Jeremy Rifkin, founder and President of the Foundation on Economic Trends, teases out the ways and means of creating a more empathetic, global society.
Jeremy Rifkin is president of the Foundation on Economic Trends and the author of seventeen bestselling books on the impact of scientific and technological changes on the economy, the workforce, society, and the environment. He holds a degree in economics from the Wharton School of the University of Pennsylvania, and a degree in international affairs from the Fletcher School of Law and Diplomacy at Tufts University.
Rifkin speaks frequently before government, business, and labor and civic forums, and has lectured at hundreds of the world's leading corporations and over 200 universities in some 30 countries over the past three decades. His most recent books include The Hydrogen Economy, The European Dream, The End of Work, The Age of Access, and The Biotech Century.
Process by which the experience of everyday life, marked by the diffusion of commodities and ideas, is becoming standardized around the world. Factors that have contributed to globalization include increasingly sophisticated communications and transportation technologies and services, mass migration and the movement of peoples, a level of economic activity that has outgrown national markets through industrial combinations and commercial groupings that cross national frontiers, and international agreements that reduce the cost of doing business in foreign countries. Globalization offers huge potential profits to companies and nations but has been complicated by widely differing expectations, standards of living, cultures and values, and legal systems as well as unexpected global cause-and-effect linkages. See alsofree trade.
I found this truly amazing. Pragmatic, respectful, insightful, balanced, honest yet hopeful. This is what is what our political leaders are not. Jeremy is what they should be. I thank him for this and will share this with hopefully open minds.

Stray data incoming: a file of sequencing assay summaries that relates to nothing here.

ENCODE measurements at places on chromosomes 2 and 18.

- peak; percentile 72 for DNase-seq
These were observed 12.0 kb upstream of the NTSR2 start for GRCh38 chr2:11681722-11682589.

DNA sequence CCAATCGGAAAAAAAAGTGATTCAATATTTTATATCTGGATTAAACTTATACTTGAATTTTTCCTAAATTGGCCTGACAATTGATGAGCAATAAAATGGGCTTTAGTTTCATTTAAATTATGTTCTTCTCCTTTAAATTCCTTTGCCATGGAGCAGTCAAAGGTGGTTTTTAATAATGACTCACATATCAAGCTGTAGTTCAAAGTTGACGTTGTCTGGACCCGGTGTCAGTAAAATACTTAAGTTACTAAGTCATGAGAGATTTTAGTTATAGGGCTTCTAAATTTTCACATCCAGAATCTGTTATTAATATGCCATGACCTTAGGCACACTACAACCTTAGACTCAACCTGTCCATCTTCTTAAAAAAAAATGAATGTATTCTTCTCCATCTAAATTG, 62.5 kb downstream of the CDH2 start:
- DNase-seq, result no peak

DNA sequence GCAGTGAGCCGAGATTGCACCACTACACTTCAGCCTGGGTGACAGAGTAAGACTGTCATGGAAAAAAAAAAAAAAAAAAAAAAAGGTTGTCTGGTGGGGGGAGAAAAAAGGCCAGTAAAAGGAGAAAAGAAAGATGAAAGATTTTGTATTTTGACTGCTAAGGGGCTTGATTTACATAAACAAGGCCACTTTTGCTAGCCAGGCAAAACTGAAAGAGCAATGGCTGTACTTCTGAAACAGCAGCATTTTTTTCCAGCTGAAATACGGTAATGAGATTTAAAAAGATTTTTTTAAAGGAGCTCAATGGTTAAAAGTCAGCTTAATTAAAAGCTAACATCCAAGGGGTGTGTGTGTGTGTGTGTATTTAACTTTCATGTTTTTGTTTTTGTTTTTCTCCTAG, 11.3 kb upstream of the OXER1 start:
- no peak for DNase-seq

Empathy is one word that can be used to express the reality of our connections, or our connectedness - to other creatures and the natural world outside us, within our own bodies, selves, and to our social constructions. These 'places' in which we find ourselves related as one individual amoung many, are the environments in which we live and move and have our being. Empathy is one sensation or feeling we can have with respect to being connected or surrounded by an environment. I suggest that it's not the only one, although perhaps it's one of the more objectively positive. Claustrophobic, overwhelmed, passive, manipulated, lost, are some of the negative ones. Some of the other positive ones are love, awe, wonder, meaningful, being in good health and feeling healthy. For me, Empathy has too many morally loaded meanings which restrict the full spectrum of what 'being connected' can mean. Not all are morally positive, not all are good for the individual's health. The other problem in using 'empathy' as the foundation for a new paradigm for our world, is that it doesn't refer back to the value which actually DOES balance the fact of being an individual - 'environment'. An environment of any kind -social, biological, cultural, architectural, emotional- surrounds and permeates without destroying the fact or wholeness of individuality. It is a complexity created by and through relationships, it establishes categorical bounderies and not physical ones. Both these values were begun at the first instant of the new universe. The early philosophers examined both, often calling environment place as the personal connections hadn't yet been made. The three Abrahamic religions did away with 'place' when they elevated the Individuality of the divine. Eastern religions elevated the idea of environmental reality and relationship at the expense of individuality. I would prefer if Rifkin would use less sentimentality by examining the feeling of Empathy to discover the unique reality or relationship web or environmental wholeness which produces that sensation. I think the result would be a more well-rounded and realistic conversation which opened up even more avenues of learning.